Desert to Coast – MoroccoPosted: December 21, 2011
We had expected crossing the pass in the High Atlas mountains to Marrakech to be treacherous and dangerous – the last of the Moroccan great adventures for us. The route we selected through the Todra Gorge was one less travelled by the campervan brigade. It had only been paved in the past two years. Even the Lonely Planet still referred to it as 4WD only. Frontier work again! It was superb.
The scenery again, did not disappoint. Sometimes feeling jurassic and prehistoric. The Gorge itself was spectacular and looked as if the sides of the road would close in and pinch themselves. Sheer cliffs with asphalt disappearing in-between. A drive more tedious than dangerous.
The villages enroute were not so used to tourists. Especially impressive was the small village of Agoudal. Set beside a river, the fertile lands of this isolated village provide for subsistence living to a tee. Most families have up to 6 children. 300 attend the school in two shifts a day, catered to by just 9 teachers.
Moroccan children have learnt to ask tourists for “stilo” or biro’s. Not wanting to give them to children on the street as they learn to prefer this to school, we had waited for a village such as this to donate a bag full of notebooks, biros and texta colors to the school. The gifts were gratefully received.
Our journey was made even more eventful by giving a few locals a lift. We stopped to give one old man with a stick a lift to the next village and were convinced by 4 others that they also needed a ride along the way a bit – taxi Africa style!!! We have met about 15 locals in this way and been given everything from turbans, to bananas, to huge smiles of gratitude, in return. This was the first time we gathered a “collection” at one stop. How can we say no? Even without seatbelts we are far safer and more comfortable than most of the alternatives.
Finally arriving at Marrakech, we were happy to avail ourselves of the delightful Camping Real Palais, just a 6 euro taxi ride from the madness of the Marrakech Medina. A visit to the Medina in the day was a little disappointing. We did not see snake charmers or anything more exotic than this fellow in the funny hat!! Having visited so many untouristy villages the medina stalls, horse and carts, even the main square – Jemaa El Fna seemed fake and commercial.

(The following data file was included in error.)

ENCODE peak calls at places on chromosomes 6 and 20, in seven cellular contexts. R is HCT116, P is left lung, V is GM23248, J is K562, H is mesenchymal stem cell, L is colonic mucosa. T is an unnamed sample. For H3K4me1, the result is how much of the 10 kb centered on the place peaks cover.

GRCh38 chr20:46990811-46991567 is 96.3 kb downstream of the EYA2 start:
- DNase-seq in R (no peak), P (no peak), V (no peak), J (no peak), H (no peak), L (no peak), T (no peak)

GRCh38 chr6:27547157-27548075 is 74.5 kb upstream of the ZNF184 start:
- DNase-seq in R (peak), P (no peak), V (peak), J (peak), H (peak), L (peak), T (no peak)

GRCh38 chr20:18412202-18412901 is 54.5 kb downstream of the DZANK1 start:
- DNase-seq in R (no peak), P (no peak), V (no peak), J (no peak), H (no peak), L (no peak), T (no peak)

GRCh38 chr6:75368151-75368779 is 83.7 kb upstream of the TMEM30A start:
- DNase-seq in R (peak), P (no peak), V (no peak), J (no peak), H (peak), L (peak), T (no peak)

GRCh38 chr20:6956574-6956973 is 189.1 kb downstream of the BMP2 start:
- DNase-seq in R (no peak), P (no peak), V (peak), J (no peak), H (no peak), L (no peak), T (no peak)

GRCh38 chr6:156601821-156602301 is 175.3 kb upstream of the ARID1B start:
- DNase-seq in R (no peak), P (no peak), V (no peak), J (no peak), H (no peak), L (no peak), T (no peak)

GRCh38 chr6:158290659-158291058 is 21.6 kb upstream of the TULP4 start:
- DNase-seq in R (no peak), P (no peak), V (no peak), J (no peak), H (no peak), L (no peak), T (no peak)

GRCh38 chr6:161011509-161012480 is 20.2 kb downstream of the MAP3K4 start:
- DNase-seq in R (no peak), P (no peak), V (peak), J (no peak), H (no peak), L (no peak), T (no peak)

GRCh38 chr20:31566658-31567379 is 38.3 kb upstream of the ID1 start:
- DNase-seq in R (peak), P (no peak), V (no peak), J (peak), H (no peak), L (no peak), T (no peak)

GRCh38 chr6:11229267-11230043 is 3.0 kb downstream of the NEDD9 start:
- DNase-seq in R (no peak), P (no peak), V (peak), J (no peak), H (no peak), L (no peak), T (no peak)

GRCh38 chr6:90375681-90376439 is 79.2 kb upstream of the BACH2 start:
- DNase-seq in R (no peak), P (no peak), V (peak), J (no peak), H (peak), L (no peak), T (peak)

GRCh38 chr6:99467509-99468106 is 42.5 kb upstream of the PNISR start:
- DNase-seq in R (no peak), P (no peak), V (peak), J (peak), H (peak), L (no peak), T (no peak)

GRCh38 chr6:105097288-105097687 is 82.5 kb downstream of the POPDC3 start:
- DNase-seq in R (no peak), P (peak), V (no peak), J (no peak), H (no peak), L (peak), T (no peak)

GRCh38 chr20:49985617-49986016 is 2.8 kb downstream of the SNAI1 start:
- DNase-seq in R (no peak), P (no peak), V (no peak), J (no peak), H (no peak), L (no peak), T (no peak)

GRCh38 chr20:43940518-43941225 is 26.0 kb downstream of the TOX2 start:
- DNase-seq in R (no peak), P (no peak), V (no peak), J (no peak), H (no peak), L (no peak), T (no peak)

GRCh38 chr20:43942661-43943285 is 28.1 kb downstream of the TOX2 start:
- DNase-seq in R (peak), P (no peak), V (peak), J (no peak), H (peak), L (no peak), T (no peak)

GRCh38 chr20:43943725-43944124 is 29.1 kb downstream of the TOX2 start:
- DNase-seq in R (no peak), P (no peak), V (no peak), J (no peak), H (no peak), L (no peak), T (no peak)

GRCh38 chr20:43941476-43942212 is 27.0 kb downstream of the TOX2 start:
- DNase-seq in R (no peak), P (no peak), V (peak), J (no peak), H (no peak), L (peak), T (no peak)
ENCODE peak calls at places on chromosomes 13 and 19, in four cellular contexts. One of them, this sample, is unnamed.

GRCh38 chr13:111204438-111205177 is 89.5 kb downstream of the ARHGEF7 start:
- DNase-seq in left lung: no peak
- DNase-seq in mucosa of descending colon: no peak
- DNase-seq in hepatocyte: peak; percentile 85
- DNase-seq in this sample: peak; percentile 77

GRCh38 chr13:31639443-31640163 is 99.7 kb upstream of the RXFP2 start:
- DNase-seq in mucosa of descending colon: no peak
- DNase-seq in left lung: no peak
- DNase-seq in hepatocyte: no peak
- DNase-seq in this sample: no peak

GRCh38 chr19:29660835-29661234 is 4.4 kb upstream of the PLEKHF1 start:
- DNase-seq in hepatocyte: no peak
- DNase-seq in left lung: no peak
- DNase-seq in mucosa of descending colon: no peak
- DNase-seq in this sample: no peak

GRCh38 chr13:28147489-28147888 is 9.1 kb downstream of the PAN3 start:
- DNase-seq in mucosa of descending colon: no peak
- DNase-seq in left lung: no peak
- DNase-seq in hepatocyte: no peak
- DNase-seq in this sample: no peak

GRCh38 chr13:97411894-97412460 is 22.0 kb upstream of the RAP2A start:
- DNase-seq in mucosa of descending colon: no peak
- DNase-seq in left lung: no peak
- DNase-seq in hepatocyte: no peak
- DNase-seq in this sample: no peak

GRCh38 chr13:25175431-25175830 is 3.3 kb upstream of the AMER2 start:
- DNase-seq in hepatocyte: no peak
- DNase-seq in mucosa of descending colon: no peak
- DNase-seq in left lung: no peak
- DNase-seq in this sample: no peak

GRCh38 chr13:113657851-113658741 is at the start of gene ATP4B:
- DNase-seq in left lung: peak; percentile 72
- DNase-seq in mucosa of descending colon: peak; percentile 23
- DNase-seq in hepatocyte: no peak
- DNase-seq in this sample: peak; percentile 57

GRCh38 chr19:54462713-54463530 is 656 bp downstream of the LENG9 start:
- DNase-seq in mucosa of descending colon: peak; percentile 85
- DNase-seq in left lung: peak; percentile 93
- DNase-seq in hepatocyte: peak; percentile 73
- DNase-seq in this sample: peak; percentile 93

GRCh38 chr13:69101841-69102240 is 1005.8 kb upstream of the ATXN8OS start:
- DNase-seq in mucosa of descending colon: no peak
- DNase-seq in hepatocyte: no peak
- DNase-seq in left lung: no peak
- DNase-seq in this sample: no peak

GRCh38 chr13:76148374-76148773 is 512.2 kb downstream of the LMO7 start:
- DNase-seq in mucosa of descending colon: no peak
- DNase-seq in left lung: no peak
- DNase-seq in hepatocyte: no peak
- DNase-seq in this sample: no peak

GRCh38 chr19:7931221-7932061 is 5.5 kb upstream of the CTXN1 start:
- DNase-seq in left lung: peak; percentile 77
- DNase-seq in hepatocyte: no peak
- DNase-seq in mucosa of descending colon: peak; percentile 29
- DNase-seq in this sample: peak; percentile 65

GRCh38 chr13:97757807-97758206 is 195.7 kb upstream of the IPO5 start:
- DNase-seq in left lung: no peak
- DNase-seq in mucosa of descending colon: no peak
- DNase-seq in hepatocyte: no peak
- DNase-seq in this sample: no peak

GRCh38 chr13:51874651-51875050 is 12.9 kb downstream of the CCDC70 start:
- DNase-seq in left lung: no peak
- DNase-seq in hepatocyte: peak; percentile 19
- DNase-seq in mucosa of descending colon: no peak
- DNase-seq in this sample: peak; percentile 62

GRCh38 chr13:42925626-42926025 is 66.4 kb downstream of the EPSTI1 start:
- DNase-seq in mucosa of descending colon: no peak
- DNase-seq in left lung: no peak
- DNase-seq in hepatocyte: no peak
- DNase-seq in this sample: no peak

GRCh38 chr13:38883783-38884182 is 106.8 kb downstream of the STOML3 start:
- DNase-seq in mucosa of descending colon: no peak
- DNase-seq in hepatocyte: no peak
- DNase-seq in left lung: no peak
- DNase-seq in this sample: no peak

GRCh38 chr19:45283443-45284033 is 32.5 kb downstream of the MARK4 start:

The evening atmosphere was more “electric” and positioned at a cafe just to watch was most rewarding. We ate at the food stalls, cooking on the street. Antonio sampling an Arab stand and enjoying a stewed mixture of animals eyes, tongues and bits even he did not identify! No knife or fork was offered on this stand!! We then went across the isle to the tourist friendly kebabs and bread for me!
We were not too sad to be leaving Marrakech, especially as the next chapter in our adventure was to head to the coast to meet family for Christmas. Elizabeth flying in from London and Antonios oldest son, Adam, his wife Freda and two children, Zenya and Ryke, were arriving from Australia. We were very much looking forward to welcoming them to our Morocco and settling into the Riad we had organised, for 10 days to celebrate Christmas.
PS: Essaouira is Argan oil country and we had been advised to look out for goats in the trees, eating the Argan fruit. When returned to earth in ways I’m sure you can imagine, the pips are gathered and pestled into oil. This region is the only known place in the world that the Argan tree can grow and UNESCO has declared the region a Biosphere Reserve. Just as I was mentioning this to Antonio, there on the right was a tree, covered in goats. Coincidentally (not!) 3 shepherds were on hand, ready to take our photo on a donkey conveniently staged beneath the goats!!! We are not sure how they get the goats to stay in the tree but we had to award the shepherds for ingenuity!!